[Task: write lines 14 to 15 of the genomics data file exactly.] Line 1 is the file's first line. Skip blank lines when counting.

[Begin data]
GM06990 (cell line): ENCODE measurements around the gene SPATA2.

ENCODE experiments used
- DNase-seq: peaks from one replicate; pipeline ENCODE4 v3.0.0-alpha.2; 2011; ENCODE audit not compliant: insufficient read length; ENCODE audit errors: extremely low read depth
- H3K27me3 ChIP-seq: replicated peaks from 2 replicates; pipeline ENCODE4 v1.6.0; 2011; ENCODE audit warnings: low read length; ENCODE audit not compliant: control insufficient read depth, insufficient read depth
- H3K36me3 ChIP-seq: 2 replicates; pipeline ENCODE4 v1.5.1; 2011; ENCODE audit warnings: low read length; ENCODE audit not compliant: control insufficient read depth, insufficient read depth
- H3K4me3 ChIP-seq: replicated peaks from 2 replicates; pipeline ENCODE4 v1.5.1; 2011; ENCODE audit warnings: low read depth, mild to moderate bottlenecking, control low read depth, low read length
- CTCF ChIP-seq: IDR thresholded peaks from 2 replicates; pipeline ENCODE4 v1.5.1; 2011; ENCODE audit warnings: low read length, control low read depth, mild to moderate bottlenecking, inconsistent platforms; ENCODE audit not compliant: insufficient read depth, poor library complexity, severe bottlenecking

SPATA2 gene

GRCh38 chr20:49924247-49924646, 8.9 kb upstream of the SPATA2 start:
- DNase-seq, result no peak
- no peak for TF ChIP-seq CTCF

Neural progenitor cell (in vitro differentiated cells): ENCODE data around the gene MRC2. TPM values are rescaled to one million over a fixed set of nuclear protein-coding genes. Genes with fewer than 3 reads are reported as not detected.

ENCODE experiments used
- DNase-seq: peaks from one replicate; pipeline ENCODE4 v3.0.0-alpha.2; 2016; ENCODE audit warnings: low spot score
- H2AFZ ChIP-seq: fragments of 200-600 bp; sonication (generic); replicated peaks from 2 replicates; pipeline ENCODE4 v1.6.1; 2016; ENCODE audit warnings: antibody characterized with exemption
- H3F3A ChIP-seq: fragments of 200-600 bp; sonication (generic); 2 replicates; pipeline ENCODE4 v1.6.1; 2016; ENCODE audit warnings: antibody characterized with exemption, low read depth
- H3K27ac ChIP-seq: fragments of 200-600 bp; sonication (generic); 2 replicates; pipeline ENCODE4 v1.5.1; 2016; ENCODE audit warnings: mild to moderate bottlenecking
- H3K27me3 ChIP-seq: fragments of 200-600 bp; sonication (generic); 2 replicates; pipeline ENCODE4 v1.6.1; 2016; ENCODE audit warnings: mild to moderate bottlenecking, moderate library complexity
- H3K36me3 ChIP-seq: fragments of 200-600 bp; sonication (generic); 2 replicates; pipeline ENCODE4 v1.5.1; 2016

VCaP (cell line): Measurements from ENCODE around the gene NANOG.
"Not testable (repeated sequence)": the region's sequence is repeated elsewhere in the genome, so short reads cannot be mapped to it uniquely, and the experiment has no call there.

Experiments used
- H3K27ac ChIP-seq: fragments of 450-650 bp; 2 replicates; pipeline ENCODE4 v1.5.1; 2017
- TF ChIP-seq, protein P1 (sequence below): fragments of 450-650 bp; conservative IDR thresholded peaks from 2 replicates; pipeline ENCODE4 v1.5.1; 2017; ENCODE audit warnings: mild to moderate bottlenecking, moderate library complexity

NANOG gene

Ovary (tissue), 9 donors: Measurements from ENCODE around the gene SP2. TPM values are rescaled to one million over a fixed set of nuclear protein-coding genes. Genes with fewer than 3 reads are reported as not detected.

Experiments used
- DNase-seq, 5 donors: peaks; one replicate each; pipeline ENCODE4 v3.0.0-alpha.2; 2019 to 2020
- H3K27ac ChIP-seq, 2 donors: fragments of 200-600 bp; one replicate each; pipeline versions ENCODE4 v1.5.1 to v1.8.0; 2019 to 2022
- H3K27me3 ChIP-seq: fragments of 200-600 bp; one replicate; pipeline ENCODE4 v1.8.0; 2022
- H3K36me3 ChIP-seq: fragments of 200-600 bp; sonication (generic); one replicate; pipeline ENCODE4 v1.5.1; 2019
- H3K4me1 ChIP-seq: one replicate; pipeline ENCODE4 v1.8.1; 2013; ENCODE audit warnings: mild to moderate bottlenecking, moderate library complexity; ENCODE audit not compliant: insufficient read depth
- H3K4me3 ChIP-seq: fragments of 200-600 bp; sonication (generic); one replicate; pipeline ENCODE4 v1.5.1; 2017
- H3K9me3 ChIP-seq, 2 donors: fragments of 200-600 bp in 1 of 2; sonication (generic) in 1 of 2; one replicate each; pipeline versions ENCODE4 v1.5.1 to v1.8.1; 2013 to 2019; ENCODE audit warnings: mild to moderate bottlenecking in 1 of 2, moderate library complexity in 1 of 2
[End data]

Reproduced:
- DNase-seq: peaks from one replicate; pipeline ENCODE4 v3.0.0-alpha.2; 2016; ENCODE audit warnings: low spot score
- H2AFZ ChIP-seq: fragments of 200-600 bp; sonication (generic); replicated peaks from 2 replicates; pipeline ENCODE4 v1.6.1; 2016; ENCODE audit warnings: antibody characterized with exemption